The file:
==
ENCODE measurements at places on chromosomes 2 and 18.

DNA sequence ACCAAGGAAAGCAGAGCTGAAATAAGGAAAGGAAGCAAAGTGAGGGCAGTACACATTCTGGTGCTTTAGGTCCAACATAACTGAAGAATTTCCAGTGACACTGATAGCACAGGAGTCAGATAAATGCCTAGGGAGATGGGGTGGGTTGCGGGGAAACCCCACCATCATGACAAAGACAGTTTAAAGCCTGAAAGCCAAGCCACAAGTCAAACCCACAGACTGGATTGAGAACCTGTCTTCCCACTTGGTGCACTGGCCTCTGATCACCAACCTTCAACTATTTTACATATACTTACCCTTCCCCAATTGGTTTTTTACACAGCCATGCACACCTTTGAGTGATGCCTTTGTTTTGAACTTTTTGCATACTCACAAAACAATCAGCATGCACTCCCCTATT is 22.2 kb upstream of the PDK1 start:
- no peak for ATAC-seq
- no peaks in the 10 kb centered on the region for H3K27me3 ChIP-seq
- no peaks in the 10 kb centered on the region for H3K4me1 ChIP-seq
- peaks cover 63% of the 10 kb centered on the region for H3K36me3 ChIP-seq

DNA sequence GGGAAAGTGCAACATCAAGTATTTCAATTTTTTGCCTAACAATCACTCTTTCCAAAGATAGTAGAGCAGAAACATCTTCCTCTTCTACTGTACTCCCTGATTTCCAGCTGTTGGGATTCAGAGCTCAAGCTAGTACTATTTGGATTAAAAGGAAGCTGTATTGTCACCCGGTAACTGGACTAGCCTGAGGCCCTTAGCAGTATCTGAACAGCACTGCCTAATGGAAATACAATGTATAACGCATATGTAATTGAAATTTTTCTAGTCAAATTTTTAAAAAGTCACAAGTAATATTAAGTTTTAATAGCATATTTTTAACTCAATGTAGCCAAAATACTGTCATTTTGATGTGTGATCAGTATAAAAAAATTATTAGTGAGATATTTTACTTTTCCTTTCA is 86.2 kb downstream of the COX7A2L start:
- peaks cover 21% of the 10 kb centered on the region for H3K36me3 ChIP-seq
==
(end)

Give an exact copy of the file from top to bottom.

ENCODE measurements at places on chromosomes 2 and 18.

DNA sequence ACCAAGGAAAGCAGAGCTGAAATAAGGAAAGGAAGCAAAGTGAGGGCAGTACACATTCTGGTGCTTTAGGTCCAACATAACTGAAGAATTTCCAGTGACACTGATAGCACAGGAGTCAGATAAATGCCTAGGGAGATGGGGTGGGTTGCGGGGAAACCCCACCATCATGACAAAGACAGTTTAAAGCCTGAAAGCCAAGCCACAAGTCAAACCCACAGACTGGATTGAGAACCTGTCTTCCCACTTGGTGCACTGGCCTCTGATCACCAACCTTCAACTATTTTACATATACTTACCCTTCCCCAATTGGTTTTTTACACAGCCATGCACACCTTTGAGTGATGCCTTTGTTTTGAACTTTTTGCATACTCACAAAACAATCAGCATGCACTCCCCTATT is 22.2 kb upstream of the PDK1 start:
- no peak for ATAC-seq
- no peaks in the 10 kb centered on the region for H3K27me3 ChIP-seq
- no peaks in the 10 kb centered on the region for H3K4me1 ChIP-seq
- peaks cover 63% of the 10 kb centered on the region for H3K36me3 ChIP-seq

DNA sequence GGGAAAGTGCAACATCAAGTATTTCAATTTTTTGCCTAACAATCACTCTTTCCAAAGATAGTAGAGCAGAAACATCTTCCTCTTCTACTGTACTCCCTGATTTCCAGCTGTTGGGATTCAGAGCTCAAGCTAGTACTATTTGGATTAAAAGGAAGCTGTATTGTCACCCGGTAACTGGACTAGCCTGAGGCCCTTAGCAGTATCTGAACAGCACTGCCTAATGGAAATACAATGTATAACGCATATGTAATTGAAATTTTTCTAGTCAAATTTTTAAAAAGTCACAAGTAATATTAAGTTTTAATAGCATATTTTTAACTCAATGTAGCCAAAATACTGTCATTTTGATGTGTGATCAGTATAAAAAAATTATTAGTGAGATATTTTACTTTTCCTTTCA is 86.2 kb downstream of the COX7A2L start:
- peaks cover 21% of the 10 kb centered on the region for H3K36me3 ChIP-seq